IDW Publishing 2016
Written by Jim Zub
Illustrated by Nelson Daniel
Lettered by Neil Uyetake
The heroes of Baldur’s Gate are hired to defend a temple dedicated to Kelemvor, God of Death, and are joined by a fervent follower of the church named Nerys. It doesn’t take long for them to see why they’re needed – They’re soon attacked by werewolves and skeletons sent to retrieve a relic held by the church. That relic, a small locket, comes from the Realm of Terror known as Ravenloft, and its master has pulled our heroes into its clutches. Taken from the Realms and looking for a way to get home, our heroes are drawn deeper into the darkness.
I love the way Jim is telling this story. He’s drawing it out at a pace that allows for the characterization to demonstrate change in how we see the characters. While also giving us the view of the people who live here and those that under the Master’s thrall. The spark of hope is dim in this world of Ravenloft and when you see it you understand how rare it is and how dismal this place is by contrast.
So by giving the group time to become infested by this world and it’s inherent darkness he’s able to really do some interesting work with them. Also it’s interesting to see the races and classes and who’s more susceptible to the influence faster. For example I love Minsc and Boo they are hopelessly upbeat, positive and in many as simple as one can be without being considered disabled and his relationship with their cleric whose own darkness and belief against this world could play vital roles in how the group goes forward.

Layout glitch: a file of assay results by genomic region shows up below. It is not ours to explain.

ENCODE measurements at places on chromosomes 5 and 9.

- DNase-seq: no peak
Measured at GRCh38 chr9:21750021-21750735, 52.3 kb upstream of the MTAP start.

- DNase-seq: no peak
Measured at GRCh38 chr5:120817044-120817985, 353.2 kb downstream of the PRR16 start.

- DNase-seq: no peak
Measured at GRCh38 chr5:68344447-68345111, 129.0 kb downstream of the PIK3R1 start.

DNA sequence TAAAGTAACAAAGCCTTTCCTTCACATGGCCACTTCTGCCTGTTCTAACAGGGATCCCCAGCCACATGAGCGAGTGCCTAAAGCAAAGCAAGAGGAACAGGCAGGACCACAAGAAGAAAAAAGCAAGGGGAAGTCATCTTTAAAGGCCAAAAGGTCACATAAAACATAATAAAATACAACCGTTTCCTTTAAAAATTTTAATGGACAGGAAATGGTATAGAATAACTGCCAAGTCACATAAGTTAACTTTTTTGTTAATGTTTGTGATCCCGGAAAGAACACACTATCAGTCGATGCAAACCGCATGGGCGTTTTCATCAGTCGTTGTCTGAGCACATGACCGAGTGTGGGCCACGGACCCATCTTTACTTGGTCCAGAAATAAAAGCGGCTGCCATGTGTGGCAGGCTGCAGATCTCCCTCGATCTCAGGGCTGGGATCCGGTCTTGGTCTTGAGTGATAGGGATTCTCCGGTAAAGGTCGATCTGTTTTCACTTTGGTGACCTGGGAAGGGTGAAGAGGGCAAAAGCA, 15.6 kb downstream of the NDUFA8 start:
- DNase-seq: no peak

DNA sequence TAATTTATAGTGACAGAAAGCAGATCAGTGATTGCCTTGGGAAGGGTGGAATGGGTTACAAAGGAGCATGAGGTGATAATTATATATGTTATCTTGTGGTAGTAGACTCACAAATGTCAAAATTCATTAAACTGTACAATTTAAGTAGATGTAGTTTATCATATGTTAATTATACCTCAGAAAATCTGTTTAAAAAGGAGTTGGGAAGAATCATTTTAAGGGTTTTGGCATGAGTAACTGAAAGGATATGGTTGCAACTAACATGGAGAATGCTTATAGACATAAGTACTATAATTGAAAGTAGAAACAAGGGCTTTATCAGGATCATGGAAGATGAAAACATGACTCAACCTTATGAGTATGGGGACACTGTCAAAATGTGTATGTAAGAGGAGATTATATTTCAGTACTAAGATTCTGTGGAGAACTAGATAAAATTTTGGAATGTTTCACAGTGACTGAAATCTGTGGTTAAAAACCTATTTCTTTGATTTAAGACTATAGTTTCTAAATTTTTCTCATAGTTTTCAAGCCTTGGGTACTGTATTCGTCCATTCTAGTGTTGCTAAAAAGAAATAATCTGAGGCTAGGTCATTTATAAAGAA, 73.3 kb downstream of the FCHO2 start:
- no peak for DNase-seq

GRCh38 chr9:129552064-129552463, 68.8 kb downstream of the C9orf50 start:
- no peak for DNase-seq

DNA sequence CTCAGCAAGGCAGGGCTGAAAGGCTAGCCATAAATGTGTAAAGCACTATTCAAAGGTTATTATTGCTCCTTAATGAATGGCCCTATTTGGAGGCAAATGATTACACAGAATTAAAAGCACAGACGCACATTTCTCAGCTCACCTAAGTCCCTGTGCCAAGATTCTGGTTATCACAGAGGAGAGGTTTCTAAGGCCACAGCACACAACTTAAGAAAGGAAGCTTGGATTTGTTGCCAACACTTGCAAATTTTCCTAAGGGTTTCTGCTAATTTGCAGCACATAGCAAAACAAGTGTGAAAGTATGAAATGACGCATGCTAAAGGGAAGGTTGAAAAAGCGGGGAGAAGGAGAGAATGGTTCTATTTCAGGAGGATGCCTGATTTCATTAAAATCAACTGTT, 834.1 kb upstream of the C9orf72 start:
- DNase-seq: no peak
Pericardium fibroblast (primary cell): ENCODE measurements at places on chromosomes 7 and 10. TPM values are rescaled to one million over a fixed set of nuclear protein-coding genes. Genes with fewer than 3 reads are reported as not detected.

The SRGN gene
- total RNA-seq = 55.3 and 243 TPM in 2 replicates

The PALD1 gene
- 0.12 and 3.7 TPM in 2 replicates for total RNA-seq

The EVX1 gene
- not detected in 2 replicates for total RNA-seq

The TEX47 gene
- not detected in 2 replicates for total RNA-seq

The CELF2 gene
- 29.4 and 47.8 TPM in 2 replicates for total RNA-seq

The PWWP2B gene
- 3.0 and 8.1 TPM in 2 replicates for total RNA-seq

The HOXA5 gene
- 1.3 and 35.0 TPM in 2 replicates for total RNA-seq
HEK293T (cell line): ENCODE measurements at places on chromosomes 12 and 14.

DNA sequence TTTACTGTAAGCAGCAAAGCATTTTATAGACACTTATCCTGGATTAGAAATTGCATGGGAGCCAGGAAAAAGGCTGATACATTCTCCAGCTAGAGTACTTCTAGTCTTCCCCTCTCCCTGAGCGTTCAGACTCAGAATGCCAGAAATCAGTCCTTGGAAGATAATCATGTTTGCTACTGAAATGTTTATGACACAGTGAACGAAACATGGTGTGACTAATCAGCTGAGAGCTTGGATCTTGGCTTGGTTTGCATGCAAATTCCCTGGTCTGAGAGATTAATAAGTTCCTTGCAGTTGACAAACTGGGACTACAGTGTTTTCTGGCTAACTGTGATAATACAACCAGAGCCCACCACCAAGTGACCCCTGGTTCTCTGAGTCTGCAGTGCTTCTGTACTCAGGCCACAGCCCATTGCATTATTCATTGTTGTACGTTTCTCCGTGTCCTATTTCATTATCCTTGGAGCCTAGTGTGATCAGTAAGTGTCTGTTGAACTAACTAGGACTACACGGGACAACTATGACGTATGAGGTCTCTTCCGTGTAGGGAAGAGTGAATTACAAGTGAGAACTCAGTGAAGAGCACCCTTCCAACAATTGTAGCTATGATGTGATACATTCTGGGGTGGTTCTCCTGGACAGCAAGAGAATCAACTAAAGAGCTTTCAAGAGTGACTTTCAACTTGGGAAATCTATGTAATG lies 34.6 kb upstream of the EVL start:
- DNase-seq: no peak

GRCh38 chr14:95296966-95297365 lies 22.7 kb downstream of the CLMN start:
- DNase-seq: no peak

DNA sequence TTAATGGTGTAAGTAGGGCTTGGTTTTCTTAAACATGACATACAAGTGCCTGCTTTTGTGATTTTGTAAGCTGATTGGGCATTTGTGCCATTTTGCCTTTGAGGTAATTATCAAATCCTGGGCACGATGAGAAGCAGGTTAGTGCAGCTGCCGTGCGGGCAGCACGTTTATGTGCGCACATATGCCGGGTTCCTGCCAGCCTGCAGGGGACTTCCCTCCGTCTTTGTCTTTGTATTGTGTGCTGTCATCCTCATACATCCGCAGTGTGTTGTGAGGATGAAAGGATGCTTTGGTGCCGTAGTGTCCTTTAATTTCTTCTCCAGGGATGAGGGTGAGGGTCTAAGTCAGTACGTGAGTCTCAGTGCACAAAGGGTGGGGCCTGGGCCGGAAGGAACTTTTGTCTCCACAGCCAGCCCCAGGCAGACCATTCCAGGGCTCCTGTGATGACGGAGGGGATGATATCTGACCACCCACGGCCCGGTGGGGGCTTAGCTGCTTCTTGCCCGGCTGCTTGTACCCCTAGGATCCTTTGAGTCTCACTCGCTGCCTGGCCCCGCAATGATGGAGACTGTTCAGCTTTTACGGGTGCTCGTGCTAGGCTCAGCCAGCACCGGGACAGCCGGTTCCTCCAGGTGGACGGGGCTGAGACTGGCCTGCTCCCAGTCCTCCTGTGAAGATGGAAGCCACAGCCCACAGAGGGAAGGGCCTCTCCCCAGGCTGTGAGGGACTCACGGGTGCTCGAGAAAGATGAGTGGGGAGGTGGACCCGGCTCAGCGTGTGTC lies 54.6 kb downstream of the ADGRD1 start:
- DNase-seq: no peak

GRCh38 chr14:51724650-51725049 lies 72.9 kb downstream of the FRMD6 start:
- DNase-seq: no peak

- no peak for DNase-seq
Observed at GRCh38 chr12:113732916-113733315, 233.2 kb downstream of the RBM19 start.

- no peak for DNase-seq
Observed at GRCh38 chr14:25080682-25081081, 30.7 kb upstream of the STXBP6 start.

As the story goes to the Wolves who inadvertently brought them here we see how Sangin’s story weaves in with theirs now. It’s really great to see how the Master’s power and influence in this world works throughout this segment. This nicely leads into what happens within the group and the implications are interesting to see.
Nelson and Neil’s interiors are fantastic. I really enjoy the way they bring the ominous darkness of this realm to life. I like the way the story flows through the pages and panels with the use of angles and perspective.
This may be a Dungeons & Dragons story but it’s easy to see how this would work if it were a group from any superhero comic as well. I could see the New Teen Titans in this scenario and having it work just the same and it’s this kind of storytelling that transcends the genre. It’s great solid storytelling that is meant to thrill and chill and put the characters to the ultimate test of their character.
I’m looking forward to seeing the fundamental changes in these characters as the struggle to stay alive and fight to find a way home in this highly intelligent and fascinating study in character.